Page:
Big data grew up. It’s no longer something novel or optional; it’s essential for delivering business intelligence, marketing insight, product development, and driving future strategies and investments. Big data adoption is expected to skyrocket next year from its current 30 percent (or so) market saturation to become officially mainstream. By the end of 2017, the number of organizations using big data will likely outnumber those that are not. So, what does the field of big data have up its sleeve for the coming year? Let’s take a peek.
1. Large Volumes of Unstructured Data Enter the Fray
Companies have become astute at leveraging their structured data — the data tucked neatly into those relational databases. But the real value and untapped potential of big data is in the massive quantities of unstructured data. Look for 2017 to be the year that organizations finally give up their security blankets of SQL databases in favor of NoSQL databases and all the potential of unstructured data like text documents, audio and video files, social media posts, email archives, and more.
2. The IoT Stops Being a Buzzword and Becomes Mainstream
The buzz over the IoT will begin to die down next year, as companies stop talking about the potential for connected devices and begin to apply them in realistic ways to real workloads. While the consumer IoT gets most of the media attention, the true value is in the industrial IoT. Companies will begin leveraging the industrial IoT for everything from managing logistics and the supply chain to improving operational efficiency to ensuring workplace security. Expect that the real impact of the industrial IoT will be in the realm of business intelligence, where vast banks of connected devices deliver real-time BI, many offered ‘as a Service’ or SaaS.
3. The Hadoop Ecosystem Continues to Grow and Mature
The year 2016 saw the maturation of some big data tools and the falling off of others. For example, there are now much better alternatives to MapReduce, and Storm is all but defunct. But others are offering enormous potential, including Spark, Flink, Kafka, and Arrow. The Hadoop ecosystem will continue to expand and refine itself, particularly in the arenas of data mining, predictive analytics, data visualization, storage solutions, and related endeavors.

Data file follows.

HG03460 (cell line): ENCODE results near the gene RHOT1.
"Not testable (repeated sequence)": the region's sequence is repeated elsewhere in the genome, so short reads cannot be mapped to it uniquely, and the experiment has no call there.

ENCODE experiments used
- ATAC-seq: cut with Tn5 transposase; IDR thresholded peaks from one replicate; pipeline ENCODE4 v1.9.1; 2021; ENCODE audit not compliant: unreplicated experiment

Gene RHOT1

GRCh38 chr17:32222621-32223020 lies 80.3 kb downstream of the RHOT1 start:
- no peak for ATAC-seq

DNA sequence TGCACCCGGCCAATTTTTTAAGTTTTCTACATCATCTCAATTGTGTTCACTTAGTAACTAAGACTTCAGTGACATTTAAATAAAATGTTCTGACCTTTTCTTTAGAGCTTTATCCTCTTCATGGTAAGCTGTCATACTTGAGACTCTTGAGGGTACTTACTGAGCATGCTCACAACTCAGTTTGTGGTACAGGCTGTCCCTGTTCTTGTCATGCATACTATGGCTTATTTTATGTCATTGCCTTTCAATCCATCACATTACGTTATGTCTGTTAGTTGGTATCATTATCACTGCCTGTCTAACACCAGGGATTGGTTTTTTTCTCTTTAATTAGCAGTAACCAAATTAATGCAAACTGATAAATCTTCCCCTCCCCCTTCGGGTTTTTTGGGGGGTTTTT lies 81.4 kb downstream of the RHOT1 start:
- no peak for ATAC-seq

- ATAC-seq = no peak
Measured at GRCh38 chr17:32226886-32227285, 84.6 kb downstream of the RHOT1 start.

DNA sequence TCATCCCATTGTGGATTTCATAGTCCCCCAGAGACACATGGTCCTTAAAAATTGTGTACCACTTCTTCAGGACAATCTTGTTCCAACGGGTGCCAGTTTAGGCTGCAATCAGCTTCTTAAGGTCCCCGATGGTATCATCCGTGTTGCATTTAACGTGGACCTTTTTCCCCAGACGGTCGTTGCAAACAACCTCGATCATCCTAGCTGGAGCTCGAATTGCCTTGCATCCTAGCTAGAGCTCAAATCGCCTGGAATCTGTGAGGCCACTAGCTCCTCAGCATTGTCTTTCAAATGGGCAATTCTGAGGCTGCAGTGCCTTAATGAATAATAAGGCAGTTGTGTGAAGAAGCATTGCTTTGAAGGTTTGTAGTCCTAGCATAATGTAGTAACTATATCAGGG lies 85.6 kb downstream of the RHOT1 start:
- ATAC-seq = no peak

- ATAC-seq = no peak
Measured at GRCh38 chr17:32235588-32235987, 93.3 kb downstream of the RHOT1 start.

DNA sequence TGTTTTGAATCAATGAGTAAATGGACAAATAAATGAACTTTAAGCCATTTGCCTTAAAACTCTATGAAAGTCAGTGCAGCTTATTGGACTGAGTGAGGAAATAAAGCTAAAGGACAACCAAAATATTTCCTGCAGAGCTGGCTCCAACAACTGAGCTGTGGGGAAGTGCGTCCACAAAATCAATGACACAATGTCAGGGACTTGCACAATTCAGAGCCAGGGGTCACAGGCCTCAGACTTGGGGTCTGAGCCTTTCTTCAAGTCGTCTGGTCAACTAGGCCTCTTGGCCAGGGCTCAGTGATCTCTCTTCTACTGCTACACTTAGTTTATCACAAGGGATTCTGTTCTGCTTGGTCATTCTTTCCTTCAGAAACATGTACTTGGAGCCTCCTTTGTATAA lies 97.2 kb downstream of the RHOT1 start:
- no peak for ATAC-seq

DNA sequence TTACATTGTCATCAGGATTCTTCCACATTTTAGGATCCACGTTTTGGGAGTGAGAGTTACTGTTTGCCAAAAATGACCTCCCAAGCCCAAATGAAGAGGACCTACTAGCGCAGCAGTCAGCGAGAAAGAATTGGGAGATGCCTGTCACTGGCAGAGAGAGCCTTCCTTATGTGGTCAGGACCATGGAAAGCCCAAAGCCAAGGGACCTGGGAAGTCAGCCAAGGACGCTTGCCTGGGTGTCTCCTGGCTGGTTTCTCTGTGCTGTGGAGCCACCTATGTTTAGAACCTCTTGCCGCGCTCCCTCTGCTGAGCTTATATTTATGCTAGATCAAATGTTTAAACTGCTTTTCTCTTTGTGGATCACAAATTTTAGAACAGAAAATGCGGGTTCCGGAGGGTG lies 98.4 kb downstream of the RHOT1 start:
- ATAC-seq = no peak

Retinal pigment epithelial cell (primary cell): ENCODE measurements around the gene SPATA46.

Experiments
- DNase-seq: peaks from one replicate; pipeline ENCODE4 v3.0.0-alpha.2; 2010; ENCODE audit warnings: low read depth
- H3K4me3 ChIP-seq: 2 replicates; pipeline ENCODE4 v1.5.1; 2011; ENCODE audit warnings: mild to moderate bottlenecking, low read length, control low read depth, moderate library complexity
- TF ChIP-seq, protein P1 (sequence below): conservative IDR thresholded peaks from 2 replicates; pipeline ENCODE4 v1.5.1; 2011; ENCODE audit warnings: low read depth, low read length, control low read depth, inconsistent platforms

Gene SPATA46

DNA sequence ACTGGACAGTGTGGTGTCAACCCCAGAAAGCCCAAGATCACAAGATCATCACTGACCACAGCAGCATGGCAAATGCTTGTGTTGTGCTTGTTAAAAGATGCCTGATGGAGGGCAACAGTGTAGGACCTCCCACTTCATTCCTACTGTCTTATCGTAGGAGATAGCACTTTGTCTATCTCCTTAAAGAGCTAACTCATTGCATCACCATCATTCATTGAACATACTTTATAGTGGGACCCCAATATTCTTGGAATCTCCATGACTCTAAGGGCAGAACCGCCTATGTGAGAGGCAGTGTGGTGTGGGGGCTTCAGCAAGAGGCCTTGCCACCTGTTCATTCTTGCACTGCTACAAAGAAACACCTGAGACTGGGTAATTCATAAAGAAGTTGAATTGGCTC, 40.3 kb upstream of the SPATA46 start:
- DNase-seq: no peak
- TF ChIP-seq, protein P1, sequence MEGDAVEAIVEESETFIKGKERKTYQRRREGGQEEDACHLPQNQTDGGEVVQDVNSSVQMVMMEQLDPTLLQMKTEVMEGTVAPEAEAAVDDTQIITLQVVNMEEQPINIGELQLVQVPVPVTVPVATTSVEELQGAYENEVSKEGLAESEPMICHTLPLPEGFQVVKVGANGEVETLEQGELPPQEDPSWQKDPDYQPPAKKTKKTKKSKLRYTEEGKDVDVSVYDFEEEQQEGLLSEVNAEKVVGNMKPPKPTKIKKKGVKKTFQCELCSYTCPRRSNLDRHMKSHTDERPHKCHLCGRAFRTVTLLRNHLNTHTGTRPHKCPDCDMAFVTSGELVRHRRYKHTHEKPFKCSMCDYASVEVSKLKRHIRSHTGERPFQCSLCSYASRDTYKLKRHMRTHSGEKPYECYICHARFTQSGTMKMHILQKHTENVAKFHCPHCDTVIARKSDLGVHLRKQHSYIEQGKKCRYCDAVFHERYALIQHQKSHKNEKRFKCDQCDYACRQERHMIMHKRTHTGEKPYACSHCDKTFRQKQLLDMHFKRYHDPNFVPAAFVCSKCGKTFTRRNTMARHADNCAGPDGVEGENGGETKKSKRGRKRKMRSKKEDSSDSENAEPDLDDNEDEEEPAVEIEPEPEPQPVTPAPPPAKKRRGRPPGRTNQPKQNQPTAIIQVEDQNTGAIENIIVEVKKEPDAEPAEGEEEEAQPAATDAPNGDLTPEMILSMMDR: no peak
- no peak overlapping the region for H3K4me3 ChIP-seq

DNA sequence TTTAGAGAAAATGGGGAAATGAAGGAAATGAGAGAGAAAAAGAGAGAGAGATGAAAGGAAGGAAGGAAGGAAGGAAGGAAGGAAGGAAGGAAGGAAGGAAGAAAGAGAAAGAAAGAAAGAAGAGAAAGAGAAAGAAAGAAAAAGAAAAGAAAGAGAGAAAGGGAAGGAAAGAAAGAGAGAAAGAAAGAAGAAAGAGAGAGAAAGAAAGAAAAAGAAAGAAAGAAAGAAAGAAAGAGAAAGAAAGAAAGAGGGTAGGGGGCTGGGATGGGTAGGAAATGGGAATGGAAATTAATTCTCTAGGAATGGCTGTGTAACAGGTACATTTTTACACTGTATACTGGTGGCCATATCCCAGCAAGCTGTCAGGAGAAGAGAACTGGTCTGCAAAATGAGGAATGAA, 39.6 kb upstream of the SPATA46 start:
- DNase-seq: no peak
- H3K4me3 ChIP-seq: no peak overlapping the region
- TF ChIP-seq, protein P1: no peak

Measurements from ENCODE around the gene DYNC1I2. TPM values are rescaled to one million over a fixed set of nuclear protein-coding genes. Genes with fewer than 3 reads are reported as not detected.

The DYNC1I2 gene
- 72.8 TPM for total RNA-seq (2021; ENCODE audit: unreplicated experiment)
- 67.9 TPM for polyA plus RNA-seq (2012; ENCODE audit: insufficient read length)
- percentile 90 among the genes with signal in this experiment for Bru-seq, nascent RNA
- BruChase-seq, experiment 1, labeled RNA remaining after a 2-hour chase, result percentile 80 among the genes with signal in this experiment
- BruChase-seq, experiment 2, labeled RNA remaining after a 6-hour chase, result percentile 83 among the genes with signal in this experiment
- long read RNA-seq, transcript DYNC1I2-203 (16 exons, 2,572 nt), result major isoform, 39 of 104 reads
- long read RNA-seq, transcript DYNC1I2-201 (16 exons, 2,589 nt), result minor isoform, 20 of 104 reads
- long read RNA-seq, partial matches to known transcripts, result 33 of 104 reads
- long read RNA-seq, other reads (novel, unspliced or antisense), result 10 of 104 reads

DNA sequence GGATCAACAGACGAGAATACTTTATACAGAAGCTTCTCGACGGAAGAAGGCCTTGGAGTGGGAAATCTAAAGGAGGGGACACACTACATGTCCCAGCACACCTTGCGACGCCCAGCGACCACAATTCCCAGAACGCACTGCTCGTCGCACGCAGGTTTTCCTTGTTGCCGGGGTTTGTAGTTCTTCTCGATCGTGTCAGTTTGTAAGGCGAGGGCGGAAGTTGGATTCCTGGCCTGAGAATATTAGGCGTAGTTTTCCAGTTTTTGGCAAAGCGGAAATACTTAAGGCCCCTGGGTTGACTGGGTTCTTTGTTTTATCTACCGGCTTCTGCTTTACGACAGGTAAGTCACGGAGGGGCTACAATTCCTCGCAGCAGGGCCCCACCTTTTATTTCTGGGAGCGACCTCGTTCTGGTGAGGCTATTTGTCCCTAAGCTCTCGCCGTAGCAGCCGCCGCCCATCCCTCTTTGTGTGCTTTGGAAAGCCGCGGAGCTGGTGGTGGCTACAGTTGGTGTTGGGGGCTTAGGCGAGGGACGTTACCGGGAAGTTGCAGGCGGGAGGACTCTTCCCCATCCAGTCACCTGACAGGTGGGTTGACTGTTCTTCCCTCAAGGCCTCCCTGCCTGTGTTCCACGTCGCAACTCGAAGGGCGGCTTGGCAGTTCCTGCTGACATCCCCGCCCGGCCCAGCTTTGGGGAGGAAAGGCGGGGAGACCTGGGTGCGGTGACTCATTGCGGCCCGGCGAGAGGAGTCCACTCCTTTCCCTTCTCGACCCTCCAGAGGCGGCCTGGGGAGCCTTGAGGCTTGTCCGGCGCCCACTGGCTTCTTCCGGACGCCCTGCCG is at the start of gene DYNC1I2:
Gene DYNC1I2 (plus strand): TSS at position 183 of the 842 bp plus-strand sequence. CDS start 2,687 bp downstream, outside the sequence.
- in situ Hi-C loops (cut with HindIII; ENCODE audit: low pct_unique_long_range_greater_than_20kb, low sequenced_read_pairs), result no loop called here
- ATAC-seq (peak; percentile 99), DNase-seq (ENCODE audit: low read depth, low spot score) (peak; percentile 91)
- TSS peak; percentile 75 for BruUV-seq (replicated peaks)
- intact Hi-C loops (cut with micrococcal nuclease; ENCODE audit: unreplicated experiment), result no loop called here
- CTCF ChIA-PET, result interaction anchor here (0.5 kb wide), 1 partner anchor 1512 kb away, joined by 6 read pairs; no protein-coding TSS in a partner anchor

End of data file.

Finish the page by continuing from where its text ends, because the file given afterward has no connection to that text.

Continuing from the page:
4. Machine Learning Goes Mainstream
To date, machine learning has been something of a novelty. Over the course of next year, it will become a very realistic and practical tool for business analytics. Machine learning is merely the process of generalizing a body of knowledge from the data. By the end of the year, all data scientists and all big data projects should have machine learning as a part of their overall strategies. It’s the natural progression of big data.
5. Most Companies will Employ a Chief Data Officer
Gartner has predicted that by the end of 2017, 25 percent of all enterprises will hire a Chief Data Officer, or CDO. This position is designed to oversee data strategy, governance, policy management, quality, lifecycle management, and security. While companies will determine for themselves whether big data belongs in the IT department, in operations, or somewhere else, the CDO will help assure that the entire organization shares both the responsibility for and the benefits of the company’s big data.
What else might happen in the wide world of big data next year? You can keep up with all of the big data moving and shaking when you follow us on Twitter.